Hack and / - Working on My Temper

Find out whether I can port my beer fridge controller from a laptop to a Pogoplug without losing my temper.
Note: a Quick Rant about Pacman

I have to admit that Plugbox was my first foray into the Arch Linux distribution. I know a number of people who really like Arch, and I don't really have an opinion one way or the other about the distribution itself, but I wanted to say a few words about pacman. First, I love the name. Second, who came up with the command arguments? In my experience, capital letters in arguments always are reserved for when you run out of lowercase arguments (or alternatively, to do the opposite of what the lowercase argument does), and although sometimes arguments have no relation to the action you are performing, at least for most programs, the most commonly used actions are the ones with the intuitive arguments. For instance, I fully expected pacman to use -i to install a package or possibly to use a longhand --install. The -S argument it does use simply makes no sense (I know it stands for “Sync” but that's a long way from “install”), and the -Ss argument to search for packages that match a keyword makes even less sense. I know it takes only a second to get used to it, but I'd still argue there are a number of more intuitive letters to choose.

CPAN Is a Harsh Mistress

Because it was so easy to build bottlerocket, I assumed it would be a relative cakewalk to install all the Perl modules I needed using CPAN. For those of you who aren't Perl hackers, Perl provides a vast repository of extra modules on-line at www.cpan.org. If there is a particular Perl module you need, you can use the cpan binary on your local system to pull down and build those modules for your system much like a modern package manager. I figured that even if Plugbox didn't include a lot of Perl modules, I would identify the modules I needed and install them one by one, like in my previous TEMPer column. The reality was that although Plugbox did include Perl and even included the cpan binary, it didn't include a lot of the necessary modules you need for CPAN actually to work.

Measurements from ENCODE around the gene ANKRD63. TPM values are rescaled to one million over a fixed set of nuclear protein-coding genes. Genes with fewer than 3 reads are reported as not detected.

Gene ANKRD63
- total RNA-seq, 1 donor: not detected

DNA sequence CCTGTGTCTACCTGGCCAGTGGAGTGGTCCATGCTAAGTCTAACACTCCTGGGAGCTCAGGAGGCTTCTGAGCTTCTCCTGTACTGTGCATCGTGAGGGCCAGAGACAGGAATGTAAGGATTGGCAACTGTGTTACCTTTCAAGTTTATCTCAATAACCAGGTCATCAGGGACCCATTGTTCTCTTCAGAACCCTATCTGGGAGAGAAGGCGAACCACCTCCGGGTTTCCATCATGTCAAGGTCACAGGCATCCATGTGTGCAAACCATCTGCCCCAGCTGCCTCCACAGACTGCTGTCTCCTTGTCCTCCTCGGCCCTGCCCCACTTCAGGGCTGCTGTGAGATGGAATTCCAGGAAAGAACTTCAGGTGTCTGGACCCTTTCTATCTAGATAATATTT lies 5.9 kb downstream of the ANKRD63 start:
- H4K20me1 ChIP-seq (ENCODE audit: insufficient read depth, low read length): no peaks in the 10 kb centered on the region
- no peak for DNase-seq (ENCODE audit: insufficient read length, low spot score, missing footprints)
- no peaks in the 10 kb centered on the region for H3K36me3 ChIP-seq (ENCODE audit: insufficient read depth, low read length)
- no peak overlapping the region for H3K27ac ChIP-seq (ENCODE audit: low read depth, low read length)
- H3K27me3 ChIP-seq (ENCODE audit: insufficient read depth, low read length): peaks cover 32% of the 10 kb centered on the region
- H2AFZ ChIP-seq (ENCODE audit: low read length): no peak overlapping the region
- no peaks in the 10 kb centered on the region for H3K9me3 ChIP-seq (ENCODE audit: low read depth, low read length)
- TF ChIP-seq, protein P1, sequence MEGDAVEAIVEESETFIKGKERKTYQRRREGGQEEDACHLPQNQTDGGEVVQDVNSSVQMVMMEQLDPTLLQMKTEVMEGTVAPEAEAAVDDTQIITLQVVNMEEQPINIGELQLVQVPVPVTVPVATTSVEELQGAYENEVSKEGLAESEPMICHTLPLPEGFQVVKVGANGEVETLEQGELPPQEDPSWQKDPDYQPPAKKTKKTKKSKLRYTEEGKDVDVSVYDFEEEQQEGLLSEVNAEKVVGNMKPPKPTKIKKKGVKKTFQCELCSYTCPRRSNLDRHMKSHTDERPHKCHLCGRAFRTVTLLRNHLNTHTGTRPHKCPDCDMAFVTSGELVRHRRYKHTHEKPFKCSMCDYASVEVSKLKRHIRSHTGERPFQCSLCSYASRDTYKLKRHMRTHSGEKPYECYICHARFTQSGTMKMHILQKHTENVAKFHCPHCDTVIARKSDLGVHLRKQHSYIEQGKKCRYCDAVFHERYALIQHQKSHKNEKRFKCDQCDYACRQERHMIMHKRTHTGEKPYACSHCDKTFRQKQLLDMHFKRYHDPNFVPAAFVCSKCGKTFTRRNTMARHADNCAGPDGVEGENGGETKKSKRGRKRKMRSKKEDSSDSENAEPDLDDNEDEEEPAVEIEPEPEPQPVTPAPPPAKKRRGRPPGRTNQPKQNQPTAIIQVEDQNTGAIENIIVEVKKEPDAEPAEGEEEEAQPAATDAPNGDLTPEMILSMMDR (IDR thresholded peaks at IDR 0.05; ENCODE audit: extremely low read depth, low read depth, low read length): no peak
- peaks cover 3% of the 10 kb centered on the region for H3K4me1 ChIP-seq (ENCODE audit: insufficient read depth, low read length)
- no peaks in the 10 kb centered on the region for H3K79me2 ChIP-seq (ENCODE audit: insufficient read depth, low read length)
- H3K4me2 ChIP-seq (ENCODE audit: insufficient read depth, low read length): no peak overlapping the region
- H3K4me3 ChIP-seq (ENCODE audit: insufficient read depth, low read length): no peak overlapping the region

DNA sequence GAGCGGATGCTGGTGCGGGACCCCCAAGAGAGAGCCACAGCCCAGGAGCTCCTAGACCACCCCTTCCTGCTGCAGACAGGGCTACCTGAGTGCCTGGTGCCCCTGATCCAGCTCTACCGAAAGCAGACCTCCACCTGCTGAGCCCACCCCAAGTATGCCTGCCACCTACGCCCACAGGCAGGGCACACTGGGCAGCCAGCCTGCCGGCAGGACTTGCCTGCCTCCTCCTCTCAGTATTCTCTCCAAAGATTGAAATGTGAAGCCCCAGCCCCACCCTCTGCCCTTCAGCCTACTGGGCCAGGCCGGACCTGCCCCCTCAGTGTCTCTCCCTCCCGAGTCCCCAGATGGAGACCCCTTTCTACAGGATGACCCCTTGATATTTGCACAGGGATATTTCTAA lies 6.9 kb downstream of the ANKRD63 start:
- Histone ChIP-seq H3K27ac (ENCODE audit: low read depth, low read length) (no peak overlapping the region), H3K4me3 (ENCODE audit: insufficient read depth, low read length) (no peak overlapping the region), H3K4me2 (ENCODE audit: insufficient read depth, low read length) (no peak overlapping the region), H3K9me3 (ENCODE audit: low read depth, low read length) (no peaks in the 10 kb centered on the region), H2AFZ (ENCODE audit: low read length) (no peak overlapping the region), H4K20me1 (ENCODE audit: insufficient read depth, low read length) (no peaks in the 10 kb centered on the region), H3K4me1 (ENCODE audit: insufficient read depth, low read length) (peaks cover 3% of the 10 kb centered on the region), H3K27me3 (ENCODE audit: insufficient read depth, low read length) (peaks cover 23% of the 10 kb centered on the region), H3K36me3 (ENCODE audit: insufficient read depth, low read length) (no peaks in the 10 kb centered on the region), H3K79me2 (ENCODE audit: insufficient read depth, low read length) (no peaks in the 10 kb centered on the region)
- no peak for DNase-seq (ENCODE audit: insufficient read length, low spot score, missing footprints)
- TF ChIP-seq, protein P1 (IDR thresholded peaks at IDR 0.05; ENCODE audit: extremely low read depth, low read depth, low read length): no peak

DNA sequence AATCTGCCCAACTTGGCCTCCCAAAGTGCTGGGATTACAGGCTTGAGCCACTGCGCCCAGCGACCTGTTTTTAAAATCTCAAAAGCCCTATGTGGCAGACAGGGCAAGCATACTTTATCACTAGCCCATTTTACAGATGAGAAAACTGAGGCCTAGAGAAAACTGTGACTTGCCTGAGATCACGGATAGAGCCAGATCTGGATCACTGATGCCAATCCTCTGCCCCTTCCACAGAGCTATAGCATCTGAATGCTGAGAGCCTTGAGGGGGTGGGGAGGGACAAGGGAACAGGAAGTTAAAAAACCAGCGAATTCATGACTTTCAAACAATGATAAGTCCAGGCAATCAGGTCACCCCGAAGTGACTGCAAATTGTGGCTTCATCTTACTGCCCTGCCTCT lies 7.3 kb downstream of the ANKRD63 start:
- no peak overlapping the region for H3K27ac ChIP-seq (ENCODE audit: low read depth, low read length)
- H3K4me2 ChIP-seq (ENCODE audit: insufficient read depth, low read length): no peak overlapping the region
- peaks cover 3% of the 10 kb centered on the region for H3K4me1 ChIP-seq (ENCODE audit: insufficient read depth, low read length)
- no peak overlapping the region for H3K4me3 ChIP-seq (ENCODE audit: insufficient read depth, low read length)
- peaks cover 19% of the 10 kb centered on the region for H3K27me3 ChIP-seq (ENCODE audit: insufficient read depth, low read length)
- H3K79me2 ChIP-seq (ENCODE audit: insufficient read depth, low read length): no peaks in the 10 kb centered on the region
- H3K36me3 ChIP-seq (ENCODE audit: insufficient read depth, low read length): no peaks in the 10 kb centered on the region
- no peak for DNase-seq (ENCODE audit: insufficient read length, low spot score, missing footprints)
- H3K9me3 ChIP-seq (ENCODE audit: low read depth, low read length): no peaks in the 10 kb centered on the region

Honestly, everything else about this project was simple once I got CPAN working, but this part of the process took the most time and effort, and it really reminded me of what Linux was like back in the day when you would find a cool project on Freshmeat, download the source and then spend the next two days tracking down all the dependencies. I finally found the magic list of packages and libraries I needed, and in this case, I had to install a few packages from Plugbox along with a manual module compilation:

# pacman -S perl-yaml perl-xml-libxml 
# pacman -S perl-text-query perl-text-diff perl-text-reform
# wget http://search.cpan.org/CPAN/authors/id/R/RC/RCLAMP/
# tar xfvz Text-Glob-0.08.tar.gz
# cd Text-Glob-0.08
# perl Build.PL
# perl Build test
# perl Build install

From this point, I was able to get the cpan binary to function, and I could follow the installation steps I laid out in my previous column to finish the process (I was glad I had that nicely documented for myself). Afterward, all I had to do was edit my temper.pl script so that it referenced /dev/ttyUSB0 instead of a local serial port and created a file called /etc/cron.d/temper that contained the following data:

* *  * * *   /usr/local/sbin/temper.pl

After I restarted cron (/etc/rc.d/crond restart), I was able to check my logs and see that the script was, in fact, reading the temperature and controlling the fridge just like my laptop. In case you'd like to do something similar with your Pogoplug, Listing 1 is the current iteration of the script.

Now that I've had this running without issues for a few weeks, I do like how quiet and low-power the device is. Plus, it takes up less space on the top of my fridge. The only real drawback I've seen is that there is no screen on the device. On my laptop if I wanted to check the temperature, I just had to open the lid; now, I have to ssh in to the Pogoplug. Although I used a Pogoplug for this, I imagine you could translate these steps for a number of other small Linux devices that have USB ports, like the NSLU2—provided it included Perl and a gcc build environment. Now I can use my old laptop for nobler pursuits—like maybe some day powering my smoker.


Kyle Rankin is VP of engineering operations at Final, Inc., the author of many books including Linux Hardening in Hostile Networks, DevOps Troubleshooting and The Official Ubuntu Server Book, and a columnist for Linux Journal. Follow him @kylerankin


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fully's picture

thanks edi.